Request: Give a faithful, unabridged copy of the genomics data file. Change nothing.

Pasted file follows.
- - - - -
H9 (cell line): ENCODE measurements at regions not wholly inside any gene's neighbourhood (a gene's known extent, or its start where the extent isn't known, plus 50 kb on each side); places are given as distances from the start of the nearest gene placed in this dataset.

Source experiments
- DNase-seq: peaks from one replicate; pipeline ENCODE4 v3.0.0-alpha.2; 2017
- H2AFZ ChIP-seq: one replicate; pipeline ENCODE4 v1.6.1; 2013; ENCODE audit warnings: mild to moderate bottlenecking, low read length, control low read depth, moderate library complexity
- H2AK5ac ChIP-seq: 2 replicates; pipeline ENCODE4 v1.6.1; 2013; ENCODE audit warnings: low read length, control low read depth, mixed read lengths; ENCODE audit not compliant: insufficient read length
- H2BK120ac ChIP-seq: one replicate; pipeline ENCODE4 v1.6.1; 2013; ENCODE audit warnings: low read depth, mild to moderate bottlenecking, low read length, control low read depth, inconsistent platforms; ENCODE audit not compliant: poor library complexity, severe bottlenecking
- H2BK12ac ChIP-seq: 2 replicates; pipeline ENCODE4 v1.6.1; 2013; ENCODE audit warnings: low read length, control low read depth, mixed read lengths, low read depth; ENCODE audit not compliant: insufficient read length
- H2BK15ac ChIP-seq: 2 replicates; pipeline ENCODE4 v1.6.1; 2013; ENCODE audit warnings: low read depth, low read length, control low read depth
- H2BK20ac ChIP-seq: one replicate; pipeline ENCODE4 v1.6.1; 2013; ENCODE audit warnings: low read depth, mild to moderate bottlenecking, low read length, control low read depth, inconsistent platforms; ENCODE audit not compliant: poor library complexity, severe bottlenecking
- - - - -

H9 (cell line): ENCODE measurements at regions not wholly inside any gene's neighbourhood (a gene's known extent, or its start where the extent isn't known, plus 50 kb on each side); places are given as distances from the start of the nearest gene placed in this dataset.

Source experiments
- DNase-seq: peaks from one replicate; pipeline ENCODE4 v3.0.0-alpha.2; 2017
- H2AFZ ChIP-seq: one replicate; pipeline ENCODE4 v1.6.1; 2013; ENCODE audit warnings: mild to moderate bottlenecking, low read length, control low read depth, moderate library complexity
- H2AK5ac ChIP-seq: 2 replicates; pipeline ENCODE4 v1.6.1; 2013; ENCODE audit warnings: low read length, control low read depth, mixed read lengths; ENCODE audit not compliant: insufficient read length
- H2BK120ac ChIP-seq: one replicate; pipeline ENCODE4 v1.6.1; 2013; ENCODE audit warnings: low read depth, mild to moderate bottlenecking, low read length, control low read depth, inconsistent platforms; ENCODE audit not compliant: poor library complexity, severe bottlenecking
- H2BK12ac ChIP-seq: 2 replicates; pipeline ENCODE4 v1.6.1; 2013; ENCODE audit warnings: low read length, control low read depth, mixed read lengths, low read depth; ENCODE audit not compliant: insufficient read length
- H2BK15ac ChIP-seq: 2 replicates; pipeline ENCODE4 v1.6.1; 2013; ENCODE audit warnings: low read depth, low read length, control low read depth
- H2BK20ac ChIP-seq: one replicate; pipeline ENCODE4 v1.6.1; 2013; ENCODE audit warnings: low read depth, mild to moderate bottlenecking, low read length, control low read depth, inconsistent platforms; ENCODE audit not compliant: poor library complexity, severe bottlenecking